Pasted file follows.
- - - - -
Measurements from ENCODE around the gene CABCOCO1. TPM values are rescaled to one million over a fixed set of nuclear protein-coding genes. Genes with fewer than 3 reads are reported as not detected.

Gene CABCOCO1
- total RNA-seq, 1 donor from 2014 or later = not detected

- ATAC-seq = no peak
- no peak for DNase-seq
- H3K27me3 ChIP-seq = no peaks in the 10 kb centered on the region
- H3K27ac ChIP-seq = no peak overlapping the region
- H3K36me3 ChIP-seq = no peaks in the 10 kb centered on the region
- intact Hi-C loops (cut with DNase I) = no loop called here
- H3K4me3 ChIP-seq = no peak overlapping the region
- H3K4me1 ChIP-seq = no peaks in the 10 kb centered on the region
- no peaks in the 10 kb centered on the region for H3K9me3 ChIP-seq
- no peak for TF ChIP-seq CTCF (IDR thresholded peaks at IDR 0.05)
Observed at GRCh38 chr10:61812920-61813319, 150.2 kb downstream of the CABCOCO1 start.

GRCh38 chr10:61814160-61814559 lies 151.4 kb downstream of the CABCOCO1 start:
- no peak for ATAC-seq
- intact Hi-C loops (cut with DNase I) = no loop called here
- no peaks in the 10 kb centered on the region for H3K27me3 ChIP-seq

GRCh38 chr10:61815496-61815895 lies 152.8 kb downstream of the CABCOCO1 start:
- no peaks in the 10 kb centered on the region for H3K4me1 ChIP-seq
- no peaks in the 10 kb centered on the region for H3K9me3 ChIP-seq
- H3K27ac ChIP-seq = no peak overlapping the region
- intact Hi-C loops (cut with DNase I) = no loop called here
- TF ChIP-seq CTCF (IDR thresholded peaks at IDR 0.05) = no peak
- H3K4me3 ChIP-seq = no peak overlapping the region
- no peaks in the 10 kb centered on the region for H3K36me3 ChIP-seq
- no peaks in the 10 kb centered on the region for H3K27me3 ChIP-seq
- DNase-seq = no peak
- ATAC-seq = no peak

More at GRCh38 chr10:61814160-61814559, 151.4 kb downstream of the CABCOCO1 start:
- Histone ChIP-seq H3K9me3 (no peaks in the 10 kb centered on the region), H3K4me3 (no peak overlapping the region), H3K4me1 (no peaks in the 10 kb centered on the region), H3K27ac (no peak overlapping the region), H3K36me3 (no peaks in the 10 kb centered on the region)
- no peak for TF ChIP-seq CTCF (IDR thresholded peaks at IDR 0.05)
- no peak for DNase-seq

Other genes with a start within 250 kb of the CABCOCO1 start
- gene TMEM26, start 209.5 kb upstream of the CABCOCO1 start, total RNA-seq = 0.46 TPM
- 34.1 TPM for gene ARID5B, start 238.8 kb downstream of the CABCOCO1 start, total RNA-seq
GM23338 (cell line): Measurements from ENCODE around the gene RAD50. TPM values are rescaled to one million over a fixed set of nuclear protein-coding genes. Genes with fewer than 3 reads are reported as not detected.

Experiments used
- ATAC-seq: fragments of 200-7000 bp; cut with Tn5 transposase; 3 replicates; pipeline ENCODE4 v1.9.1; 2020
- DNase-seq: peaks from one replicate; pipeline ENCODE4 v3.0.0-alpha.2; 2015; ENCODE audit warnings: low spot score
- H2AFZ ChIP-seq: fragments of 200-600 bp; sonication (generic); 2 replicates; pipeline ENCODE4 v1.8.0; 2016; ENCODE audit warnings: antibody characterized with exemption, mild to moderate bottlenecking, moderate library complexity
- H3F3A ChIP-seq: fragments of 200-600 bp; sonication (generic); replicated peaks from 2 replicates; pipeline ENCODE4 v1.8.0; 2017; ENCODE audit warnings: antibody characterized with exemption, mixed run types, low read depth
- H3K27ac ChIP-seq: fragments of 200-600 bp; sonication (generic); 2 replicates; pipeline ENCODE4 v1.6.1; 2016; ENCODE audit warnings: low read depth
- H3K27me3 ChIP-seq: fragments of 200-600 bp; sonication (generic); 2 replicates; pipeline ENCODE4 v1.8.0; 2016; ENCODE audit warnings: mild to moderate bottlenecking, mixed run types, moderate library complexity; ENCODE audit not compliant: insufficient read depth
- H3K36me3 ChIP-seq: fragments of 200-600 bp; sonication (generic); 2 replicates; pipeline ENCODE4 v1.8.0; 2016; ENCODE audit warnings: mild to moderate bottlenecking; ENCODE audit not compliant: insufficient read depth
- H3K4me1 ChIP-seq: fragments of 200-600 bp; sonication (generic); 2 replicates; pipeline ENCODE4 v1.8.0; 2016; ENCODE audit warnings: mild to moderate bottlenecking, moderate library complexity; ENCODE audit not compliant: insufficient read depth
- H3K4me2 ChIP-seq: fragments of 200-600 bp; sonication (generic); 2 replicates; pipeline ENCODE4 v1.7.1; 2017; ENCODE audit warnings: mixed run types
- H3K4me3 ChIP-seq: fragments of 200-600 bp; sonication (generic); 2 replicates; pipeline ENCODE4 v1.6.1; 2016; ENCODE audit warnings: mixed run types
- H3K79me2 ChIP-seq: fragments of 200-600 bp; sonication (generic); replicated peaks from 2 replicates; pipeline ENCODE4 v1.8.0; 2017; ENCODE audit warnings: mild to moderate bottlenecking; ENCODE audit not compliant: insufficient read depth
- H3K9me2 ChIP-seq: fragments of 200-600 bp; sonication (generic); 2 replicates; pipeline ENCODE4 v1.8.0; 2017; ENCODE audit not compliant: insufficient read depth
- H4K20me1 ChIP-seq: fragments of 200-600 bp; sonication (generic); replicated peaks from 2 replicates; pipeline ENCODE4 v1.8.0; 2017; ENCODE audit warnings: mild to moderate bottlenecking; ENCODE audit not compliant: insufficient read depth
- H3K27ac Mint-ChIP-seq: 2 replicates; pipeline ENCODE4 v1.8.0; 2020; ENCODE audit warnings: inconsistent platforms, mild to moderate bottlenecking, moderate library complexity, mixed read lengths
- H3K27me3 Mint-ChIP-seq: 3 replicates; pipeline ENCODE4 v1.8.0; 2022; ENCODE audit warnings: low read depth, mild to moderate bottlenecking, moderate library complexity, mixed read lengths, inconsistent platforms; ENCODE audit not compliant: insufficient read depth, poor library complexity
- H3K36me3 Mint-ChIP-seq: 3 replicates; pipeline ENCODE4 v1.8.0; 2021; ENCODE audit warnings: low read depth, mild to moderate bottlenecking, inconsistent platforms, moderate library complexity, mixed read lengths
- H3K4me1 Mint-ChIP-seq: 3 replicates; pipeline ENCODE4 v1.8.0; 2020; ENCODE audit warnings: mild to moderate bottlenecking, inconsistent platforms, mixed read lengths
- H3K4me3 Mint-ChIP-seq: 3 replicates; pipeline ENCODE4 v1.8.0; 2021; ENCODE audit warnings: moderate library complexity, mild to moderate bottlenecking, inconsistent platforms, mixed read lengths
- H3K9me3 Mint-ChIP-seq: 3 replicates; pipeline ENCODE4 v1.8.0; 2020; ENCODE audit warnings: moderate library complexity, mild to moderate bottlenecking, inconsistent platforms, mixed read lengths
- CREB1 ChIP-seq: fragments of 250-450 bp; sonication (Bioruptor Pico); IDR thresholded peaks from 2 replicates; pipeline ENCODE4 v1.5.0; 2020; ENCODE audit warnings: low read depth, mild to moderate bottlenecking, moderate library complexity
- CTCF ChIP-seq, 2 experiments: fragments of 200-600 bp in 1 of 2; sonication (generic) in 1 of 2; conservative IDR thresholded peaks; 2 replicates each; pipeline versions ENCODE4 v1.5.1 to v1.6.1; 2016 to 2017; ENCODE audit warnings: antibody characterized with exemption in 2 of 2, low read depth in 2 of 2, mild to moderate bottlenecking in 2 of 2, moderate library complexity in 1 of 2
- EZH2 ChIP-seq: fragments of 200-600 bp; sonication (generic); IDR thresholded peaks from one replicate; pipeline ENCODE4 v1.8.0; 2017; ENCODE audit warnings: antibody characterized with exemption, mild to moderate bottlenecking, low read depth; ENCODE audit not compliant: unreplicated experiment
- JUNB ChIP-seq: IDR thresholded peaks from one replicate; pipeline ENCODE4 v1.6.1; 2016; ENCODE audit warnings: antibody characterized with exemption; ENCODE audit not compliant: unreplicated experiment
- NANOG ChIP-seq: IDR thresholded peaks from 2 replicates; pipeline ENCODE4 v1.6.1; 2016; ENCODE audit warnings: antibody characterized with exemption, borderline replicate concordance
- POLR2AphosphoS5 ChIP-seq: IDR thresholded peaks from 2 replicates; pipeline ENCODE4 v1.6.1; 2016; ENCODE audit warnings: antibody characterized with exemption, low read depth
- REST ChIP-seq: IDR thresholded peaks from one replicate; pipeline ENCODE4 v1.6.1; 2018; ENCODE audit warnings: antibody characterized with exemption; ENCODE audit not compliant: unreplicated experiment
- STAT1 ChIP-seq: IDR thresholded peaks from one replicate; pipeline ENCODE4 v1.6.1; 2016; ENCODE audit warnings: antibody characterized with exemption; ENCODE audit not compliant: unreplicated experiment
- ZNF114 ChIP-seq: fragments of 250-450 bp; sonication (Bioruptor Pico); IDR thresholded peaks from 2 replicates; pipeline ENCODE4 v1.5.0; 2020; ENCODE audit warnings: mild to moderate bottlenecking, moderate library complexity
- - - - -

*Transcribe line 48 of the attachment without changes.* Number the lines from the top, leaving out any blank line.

- H3K4me3 ChIP-seq: fragments of 200-600 bp; sonication (generic); 2 replicates; pipeline ENCODE4 v1.6.1; 2016; ENCODE audit warnings: mixed run types